While most community college students spend years pursuing a credential — and often fail to complete one — accelerated students at Indiana’s Ivy Tech complete a two-year degree in 11 months. The program is designed for first-generation students from low-income families.
Is college worth it for everyone? The college premium is increasing, but only for those who earn a degree. And not every degree is a ticket on the gravy train.
Abusive or absent parents, unsafe schools, gangs, homelessness and teen pregnancy make school a low priority for some high school students, concludes a GradNation report, Don’t Call Them Dropouts. Many of the “interrupted-enrollment students” interviewed in 16 cities said “nobody cared” if they stayed in school.
A “caring connection” with an adult who can help with problem solving could keep many of these teens on track, the report said. It also recommended “fewer exit ramps” from school and easier re-entry.
As high schools struggle to raise graduation rates, many have turned to online credit recovery programs, writes Hechinger’s Sarah Carr on Education Next. Are students learning — or just being moved along? It’s not clear, but many are dubious.
Oceanside Unified in California improved graduation rates after opening three centers that offer online credit recovery. Superintendent Larry Perondi believes “the centers have improved the life prospects of students who would have dropped out otherwise, including young parents and teens battling drug addiction.”
Perondi “encourages the district’s best teachers to work” in the centers and assigns extra counselors and social workers to support students.
Three New Orleans charters enroll only students who’ve fallen behind in coursework.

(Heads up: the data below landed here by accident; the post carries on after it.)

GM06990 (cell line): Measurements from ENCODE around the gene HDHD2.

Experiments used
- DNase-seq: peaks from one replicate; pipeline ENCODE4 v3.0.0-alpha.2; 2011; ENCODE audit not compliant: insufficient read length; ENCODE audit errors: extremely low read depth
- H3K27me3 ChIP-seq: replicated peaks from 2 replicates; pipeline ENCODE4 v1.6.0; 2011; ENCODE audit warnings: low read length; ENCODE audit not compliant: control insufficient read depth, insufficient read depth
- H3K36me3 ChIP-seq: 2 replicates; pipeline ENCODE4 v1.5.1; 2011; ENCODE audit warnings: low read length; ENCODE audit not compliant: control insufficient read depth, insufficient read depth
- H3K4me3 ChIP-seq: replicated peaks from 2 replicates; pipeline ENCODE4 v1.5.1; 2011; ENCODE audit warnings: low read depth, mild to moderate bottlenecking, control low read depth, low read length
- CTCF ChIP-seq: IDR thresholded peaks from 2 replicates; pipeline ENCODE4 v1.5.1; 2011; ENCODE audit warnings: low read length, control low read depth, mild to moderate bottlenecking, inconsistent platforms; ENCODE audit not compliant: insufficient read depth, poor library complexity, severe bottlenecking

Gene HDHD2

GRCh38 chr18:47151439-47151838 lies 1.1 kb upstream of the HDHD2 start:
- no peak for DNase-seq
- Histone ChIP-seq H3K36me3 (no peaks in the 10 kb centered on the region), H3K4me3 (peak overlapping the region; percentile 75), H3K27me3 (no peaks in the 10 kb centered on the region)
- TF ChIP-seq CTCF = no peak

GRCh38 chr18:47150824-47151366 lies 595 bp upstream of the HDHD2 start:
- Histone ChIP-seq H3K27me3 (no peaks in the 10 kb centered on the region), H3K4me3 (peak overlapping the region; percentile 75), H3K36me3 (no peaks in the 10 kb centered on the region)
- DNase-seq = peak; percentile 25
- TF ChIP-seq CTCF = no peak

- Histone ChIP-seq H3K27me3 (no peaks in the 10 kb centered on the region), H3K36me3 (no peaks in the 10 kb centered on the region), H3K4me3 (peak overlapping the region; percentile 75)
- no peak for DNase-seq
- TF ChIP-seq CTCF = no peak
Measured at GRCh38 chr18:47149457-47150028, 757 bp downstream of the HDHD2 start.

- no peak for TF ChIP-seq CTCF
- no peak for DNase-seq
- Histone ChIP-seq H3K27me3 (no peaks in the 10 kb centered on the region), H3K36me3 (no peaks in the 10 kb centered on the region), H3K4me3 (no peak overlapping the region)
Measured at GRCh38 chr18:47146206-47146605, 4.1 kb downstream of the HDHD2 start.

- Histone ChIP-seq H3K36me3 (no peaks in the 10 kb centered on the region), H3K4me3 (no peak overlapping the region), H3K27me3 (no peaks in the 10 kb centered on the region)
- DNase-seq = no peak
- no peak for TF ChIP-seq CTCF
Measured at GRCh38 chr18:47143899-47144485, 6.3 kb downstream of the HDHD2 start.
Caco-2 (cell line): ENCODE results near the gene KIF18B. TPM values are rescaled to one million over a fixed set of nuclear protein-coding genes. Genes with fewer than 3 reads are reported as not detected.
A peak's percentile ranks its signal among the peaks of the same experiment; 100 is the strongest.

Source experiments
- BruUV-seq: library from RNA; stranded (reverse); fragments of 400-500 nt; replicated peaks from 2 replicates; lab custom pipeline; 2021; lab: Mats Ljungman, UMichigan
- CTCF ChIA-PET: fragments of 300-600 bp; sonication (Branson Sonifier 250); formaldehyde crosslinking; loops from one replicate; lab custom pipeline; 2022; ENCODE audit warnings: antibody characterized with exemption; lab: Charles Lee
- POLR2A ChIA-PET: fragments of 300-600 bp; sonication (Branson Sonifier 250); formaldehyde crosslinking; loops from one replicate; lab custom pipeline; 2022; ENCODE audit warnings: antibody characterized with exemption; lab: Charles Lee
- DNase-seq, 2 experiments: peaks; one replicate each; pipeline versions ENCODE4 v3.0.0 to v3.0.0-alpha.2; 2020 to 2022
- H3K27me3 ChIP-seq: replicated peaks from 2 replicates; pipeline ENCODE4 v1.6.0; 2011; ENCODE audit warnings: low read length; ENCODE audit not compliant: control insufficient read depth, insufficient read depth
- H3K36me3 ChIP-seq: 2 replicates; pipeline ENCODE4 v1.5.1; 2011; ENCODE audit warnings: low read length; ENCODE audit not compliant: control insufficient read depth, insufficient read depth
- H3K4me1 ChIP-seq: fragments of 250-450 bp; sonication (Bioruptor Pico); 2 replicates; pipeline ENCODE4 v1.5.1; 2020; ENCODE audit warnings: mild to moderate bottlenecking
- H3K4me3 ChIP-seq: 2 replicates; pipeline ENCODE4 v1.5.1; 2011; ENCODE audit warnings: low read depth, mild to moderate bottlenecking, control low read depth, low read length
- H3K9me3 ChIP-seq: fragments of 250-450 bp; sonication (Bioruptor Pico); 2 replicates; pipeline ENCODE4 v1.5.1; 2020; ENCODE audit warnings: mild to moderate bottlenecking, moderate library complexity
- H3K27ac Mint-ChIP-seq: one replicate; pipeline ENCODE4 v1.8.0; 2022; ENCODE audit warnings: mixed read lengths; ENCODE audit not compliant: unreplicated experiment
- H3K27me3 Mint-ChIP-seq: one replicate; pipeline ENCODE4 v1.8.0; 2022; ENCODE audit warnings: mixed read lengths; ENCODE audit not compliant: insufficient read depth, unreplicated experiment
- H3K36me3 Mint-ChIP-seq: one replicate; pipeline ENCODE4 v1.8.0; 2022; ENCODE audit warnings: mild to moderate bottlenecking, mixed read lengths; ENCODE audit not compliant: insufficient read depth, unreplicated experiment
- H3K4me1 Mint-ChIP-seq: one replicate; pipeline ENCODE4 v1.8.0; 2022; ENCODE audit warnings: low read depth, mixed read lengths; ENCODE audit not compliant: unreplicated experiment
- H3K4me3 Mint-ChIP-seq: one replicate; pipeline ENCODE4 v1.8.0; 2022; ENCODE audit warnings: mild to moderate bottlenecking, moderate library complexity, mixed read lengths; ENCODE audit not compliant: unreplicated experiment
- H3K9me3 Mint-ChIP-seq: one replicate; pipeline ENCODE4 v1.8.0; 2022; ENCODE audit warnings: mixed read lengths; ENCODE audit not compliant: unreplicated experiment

Their supporters argue that the schools provide a much-needed safety valve for students who don’t work well in conventional settings and prefer to move through courses at their own pace; critics worry about the quality of the online courses and fear they take the onus off of traditional high schools to meet the needs of all students.
At the Jefferson Chamber Foundation Academy, the average student is an 18-year-old sophomore. “Some of the students failed the same classes multiple times; others dropped out for a period of months, or years,” writes Carr. “The school supplements the online courses with in-person tutorials and small-group instruction.”
The NET, another charter for high-risk students, combines online courses with traditional in-person classes and “advisories.”
Students and teachers say the online courses have some universal benefits: the teenagers can move at their own pace and get instant feedback on how they are doing.
. . . The biggest drawback, however, is that many of the courses are either too easy or too hard. . . . stronger schools and teachers are increasingly figuring out how to use the online courses as a jumping-off point to address individual students’ needs, supplementing easy courses with more challenging material, for instance, or harder courses with extra in-person tutorials.
But some schools rely exclusively on the online courses.
San Jose’s Downtown College Prep — the charter school in my book — is celebrating the 10th anniversary of its first graduating class at commencement ceremonies for the class of 2014. Sal Khan, founder of Khan Academy, will be the keynote speaker.
DCP now has three middle and high schools — the fourth will open in the fall — and more than 500 alumni. Nearly all are Latinos from low-income families. Eighty percent of incoming students are 2+ years below grade level in English and/or math. Ninety-six percent will be the first in their family to go to college.
All DCP seniors apply to four-year universities and 96 percent go directly to college
DCP students are 4 times more likely than all California Latino high school graduates to enroll in a state university
DCP students are four times more likely to complete college in six-years than their low-income peers nationwide
DCP was ranked #36 out of 2,000 schools in California by U.S. News in 2013 and 2014.
Donations made today here will be matched by the Sobrato Foundation.
The high school graduation rate hit 80 percent in 2012, according to the U.S. Education Department. If progress continues, the four-year graduation rate could reach 90 percent by 2020.
Graduation rates increased 15 percentage points for Hispanic students and 9 percentage points for African American students from 2006 to 2012, with the Hispanic students graduating at 76 percent and African-American students at 68 percent, the report said.